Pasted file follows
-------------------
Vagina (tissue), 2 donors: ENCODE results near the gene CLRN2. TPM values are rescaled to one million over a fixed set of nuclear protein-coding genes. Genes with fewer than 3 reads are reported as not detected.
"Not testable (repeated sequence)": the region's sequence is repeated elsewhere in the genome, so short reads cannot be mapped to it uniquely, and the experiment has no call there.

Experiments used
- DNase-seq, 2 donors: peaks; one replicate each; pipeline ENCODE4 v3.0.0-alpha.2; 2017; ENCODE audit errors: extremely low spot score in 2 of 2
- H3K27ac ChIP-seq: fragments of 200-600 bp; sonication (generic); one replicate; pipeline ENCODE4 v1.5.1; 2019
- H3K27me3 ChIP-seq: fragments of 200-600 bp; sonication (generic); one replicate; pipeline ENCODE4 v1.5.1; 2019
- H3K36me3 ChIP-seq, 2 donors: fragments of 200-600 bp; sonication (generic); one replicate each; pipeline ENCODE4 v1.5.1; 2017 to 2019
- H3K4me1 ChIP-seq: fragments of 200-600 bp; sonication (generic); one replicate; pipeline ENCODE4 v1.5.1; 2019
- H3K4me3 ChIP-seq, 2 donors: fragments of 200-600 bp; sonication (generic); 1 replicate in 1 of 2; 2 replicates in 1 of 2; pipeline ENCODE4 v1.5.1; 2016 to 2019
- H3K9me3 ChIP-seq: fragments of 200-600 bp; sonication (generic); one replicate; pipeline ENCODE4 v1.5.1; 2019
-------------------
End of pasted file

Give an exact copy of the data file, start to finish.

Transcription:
Vagina (tissue), 2 donors: ENCODE results near the gene CLRN2. TPM values are rescaled to one million over a fixed set of nuclear protein-coding genes. Genes with fewer than 3 reads are reported as not detected.
"Not testable (repeated sequence)": the region's sequence is repeated elsewhere in the genome, so short reads cannot be mapped to it uniquely, and the experiment has no call there.

Experiments used
- DNase-seq, 2 donors: peaks; one replicate each; pipeline ENCODE4 v3.0.0-alpha.2; 2017; ENCODE audit errors: extremely low spot score in 2 of 2
- H3K27ac ChIP-seq: fragments of 200-600 bp; sonication (generic); one replicate; pipeline ENCODE4 v1.5.1; 2019
- H3K27me3 ChIP-seq: fragments of 200-600 bp; sonication (generic); one replicate; pipeline ENCODE4 v1.5.1; 2019
- H3K36me3 ChIP-seq, 2 donors: fragments of 200-600 bp; sonication (generic); one replicate each; pipeline ENCODE4 v1.5.1; 2017 to 2019
- H3K4me1 ChIP-seq: fragments of 200-600 bp; sonication (generic); one replicate; pipeline ENCODE4 v1.5.1; 2019
- H3K4me3 ChIP-seq, 2 donors: fragments of 200-600 bp; sonication (generic); 1 replicate in 1 of 2; 2 replicates in 1 of 2; pipeline ENCODE4 v1.5.1; 2016 to 2019
- H3K9me3 ChIP-seq: fragments of 200-600 bp; sonication (generic); one replicate; pipeline ENCODE4 v1.5.1; 2019